Elizabeth Hanford Dole, transportation secretary, finally has acknowledged what has been obvious for the better part of a year: The government's interest in Conrail will not be sold to Norfolk Southern Corp. Instead, the secretary announced, the Reagan administration will support a proposal to sell the giant Eastern railroad to the public.
Rep. John Dingell, D-Mich., chairman of the House Commerce and Transportation Committee, has made it clear he intends to clear legislation to sell Conrail before Congress adjourns for the fall election season. Sensing a certain amount of urgency in the matter, some members of Congress plan to make a "Christmas tree" of the bill, attaching baubles and bangles to the basic measure. In this case, the decoration would be a measure providing for partial reregulation of the railroad industry.But, just as putting too many decorations on a Christmas tree can make it unwieldy and ugly, the additional provisions could make the Conrail sale legislation into an object no one would want to display with pride.
A curious group calling itself Consumers United for Rail Equity (CURE) - it represents no consumers and the equity it seeks certainly isn't for railroads - has persuaded at least some members of Congress that its bauble belongs on the tree.
CURE wants stricter Interstate Commerce Commission regulation over rates charged so-called "captive" shippers, those who must rely on a single railroad. Not surprisingly, CURE's consumer members, for the most part, turn out to be electric utilities and coal mining interests. Almost before the ink was dry on Jimmy Carter's signature on the Staggers Act, the utility and coal interests have been crying for relief. There's no question their transportation charges for coal have increased. The question Congress should ask is whether they have increased unreasonably or unfairly.
Most Congressmen have conveniently short memories, so a bit of history (if five years can be considered such) is in order. Railroad deregulation was passed to allow railroads to generate greater revenues and earnings, not necessarily to lower rates. So far, Staggers has been successful. In the years leading to deregulation, several railroads entered bankruptcy. From the Penn Central and a half dozen smaller Eastern lines to the Rock Island and the Milwaukee, a sizable part of the industry was under trusteeship. Since Staggers became law, no railroad has gone bankrupt despite having weathered the 1981-82 recession, the most severe since the Great Depression.
Efforts by regulators at the ICC failed to provide either prosperity for railroads or particularly good service for rail customers. So, the authors of Staggers decided to try a novel approach to the national railroad problem: Give the railroads a substantial degree of freedom and perhaps they can avoid bankruptcy and provide better service.
Before Staggers, Congress went eyeball to eyeball with nationalization and blinked. The 3R and 4R Acts of the 1970s were to provide a "private sector solution." Conrail was created by those earlier rail acts, combining the hulks of some seven bankrupt railroads. Not surprisingly, the taxpayer provided some $7 billion for this private sector solution.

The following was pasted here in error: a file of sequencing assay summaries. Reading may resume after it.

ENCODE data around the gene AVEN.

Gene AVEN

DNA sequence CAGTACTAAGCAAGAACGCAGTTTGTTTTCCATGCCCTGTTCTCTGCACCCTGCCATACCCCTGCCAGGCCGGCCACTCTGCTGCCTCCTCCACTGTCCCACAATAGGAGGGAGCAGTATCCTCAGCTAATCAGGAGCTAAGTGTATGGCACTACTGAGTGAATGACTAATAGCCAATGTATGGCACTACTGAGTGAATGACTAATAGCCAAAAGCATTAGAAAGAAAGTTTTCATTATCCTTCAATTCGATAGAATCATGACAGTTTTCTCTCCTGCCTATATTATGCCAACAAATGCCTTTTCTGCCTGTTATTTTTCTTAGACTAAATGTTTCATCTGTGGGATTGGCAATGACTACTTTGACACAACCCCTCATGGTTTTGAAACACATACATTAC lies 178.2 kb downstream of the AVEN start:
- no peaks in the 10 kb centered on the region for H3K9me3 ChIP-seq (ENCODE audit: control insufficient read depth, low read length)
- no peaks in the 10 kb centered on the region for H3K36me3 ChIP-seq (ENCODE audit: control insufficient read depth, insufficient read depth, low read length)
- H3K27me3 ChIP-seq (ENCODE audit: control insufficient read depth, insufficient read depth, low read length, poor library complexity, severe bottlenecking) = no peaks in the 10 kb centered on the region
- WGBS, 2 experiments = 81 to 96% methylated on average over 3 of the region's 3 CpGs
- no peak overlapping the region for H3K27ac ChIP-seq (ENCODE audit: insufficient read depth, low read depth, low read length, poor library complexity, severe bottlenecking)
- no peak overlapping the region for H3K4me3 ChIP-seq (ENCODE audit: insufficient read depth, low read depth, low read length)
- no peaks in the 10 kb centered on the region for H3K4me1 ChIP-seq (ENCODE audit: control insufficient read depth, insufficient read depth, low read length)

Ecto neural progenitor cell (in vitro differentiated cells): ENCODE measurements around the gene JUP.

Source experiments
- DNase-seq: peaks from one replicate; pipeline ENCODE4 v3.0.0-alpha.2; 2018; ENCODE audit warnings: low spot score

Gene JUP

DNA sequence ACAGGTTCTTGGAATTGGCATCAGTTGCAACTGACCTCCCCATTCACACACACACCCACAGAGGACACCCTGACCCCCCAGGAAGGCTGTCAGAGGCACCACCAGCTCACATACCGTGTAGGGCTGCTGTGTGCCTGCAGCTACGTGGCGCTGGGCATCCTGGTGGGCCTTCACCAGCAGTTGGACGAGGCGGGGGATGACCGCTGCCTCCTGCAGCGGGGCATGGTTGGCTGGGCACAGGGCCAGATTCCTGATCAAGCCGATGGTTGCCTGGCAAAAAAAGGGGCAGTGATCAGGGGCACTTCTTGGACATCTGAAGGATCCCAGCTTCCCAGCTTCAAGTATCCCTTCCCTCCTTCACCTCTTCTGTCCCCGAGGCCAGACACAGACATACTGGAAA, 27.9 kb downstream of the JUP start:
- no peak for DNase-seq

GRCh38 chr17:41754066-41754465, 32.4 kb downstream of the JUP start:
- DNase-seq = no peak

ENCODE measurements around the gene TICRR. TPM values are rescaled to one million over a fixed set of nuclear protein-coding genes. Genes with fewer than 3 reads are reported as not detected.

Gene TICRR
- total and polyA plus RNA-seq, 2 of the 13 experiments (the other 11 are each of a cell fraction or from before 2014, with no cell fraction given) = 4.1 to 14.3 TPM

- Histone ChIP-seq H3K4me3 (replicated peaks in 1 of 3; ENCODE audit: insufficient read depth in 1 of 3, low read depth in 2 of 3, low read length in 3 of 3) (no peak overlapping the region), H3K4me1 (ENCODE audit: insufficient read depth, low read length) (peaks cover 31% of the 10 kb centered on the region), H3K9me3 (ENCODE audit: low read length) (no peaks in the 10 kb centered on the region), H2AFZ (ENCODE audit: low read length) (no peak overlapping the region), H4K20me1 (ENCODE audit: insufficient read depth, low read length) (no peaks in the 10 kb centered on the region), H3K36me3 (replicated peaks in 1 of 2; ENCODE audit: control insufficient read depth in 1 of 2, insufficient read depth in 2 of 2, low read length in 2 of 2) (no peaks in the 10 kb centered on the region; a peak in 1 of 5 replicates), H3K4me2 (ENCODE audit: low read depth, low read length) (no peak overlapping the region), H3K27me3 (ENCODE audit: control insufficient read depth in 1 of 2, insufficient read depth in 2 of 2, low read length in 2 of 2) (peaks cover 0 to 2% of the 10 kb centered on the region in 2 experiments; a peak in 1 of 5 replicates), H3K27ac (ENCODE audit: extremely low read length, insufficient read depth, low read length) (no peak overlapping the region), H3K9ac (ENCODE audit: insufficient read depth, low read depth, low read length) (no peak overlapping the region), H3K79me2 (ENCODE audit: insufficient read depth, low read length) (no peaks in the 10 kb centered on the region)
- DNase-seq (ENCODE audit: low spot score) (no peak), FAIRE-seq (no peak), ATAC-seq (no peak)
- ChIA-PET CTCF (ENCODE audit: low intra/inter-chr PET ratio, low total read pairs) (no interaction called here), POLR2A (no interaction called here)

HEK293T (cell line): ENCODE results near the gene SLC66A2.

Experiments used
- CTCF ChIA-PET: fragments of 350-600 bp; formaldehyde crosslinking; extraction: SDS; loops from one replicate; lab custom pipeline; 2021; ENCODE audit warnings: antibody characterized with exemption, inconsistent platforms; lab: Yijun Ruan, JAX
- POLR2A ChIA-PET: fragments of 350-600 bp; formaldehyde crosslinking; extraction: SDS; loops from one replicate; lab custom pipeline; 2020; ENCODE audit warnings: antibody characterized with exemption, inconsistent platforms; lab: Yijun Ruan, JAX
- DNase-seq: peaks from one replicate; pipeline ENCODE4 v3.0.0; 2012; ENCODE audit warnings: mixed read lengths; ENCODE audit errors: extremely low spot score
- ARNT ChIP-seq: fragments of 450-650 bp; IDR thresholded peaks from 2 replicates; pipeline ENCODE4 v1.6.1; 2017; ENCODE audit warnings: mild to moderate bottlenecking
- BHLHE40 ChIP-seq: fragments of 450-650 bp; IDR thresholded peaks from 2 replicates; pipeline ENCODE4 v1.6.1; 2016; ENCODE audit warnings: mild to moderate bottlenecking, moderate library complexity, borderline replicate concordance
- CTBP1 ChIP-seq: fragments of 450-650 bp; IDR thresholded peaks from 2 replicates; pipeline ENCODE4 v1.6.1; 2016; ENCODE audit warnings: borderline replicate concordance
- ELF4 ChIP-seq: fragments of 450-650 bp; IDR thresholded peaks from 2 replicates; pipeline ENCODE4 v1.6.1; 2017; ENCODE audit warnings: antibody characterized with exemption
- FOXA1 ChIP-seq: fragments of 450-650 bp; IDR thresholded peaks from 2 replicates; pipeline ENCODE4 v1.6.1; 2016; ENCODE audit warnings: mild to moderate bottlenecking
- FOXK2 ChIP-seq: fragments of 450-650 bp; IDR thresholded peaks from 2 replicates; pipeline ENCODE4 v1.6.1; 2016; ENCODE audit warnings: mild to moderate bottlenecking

Congress clearly does not want to deal again with the kind of railroad mess it faced a decade ago. Yet, if it loads the Conrail sale bill with CURE's
bauble, there is every likelihood that it will cause the very thing it fears: more rail failures.
CURE really opposes the principle of differential pricing. Ironically, utilities embrace this pricing philosophy for themselves, but would deny it to railroads. Railroads face varying degrees of competition for business, depending on the availability and existence of trucks, barges, other railroads, and even substitute materials. Railroad rate-makers must set rates that will cover the variable and fixed costs of operation and, hopefully, provide a reasonable profit, yet not set the rates so high as to drive business away. In an ideal world, all commodities would bear the same fixed cost and profit relationship. The world is not ideal.
Utilities contend they are captive to the railroad; that they have no choice but to ship coal by train, and that railroads are charging unreasonably high rates. Railroads respond that coal was a favored commodity under regulation and only now is it bearing its fair share of railroad costs. A truly captive shipper, and many economists contend there is no such creature, has no choice but to use the railroad. Presumably that customer could be charged ever higher rates until the railroad recovered all its fixed costs or until the commodity became uneconomical and no longer moved at all.
So much for economic pedagogy. The fact is utilities are being asked to pay a higher share of rail costs than they paid under regulation. In part, this is because other rail business is more susceptible to truck or barge diversion and those rates must be held down to retain the business.
If CURE succeeds in rolling back railroad rate-making freedoms of the Staggers Rail Act of 1980, the one thing Congress really fears will become a virtual certainty. Railroads once again will be unable to recover all of their fixed costs and the downward spiral of insufficient revenue and capital leading to deteriorating service, loss of traffic, and financial collapse will be repeated.
The ICC already has the authority to protect captive shippers. Therefore, Congress should authorize the sale of Conrail without additional legislative baubles and go home to campaign. Railroads weren't meant to carry "Christmas trees" and if they are forced to do so, the result may be economic disaster for the railroads - and the taxpayer.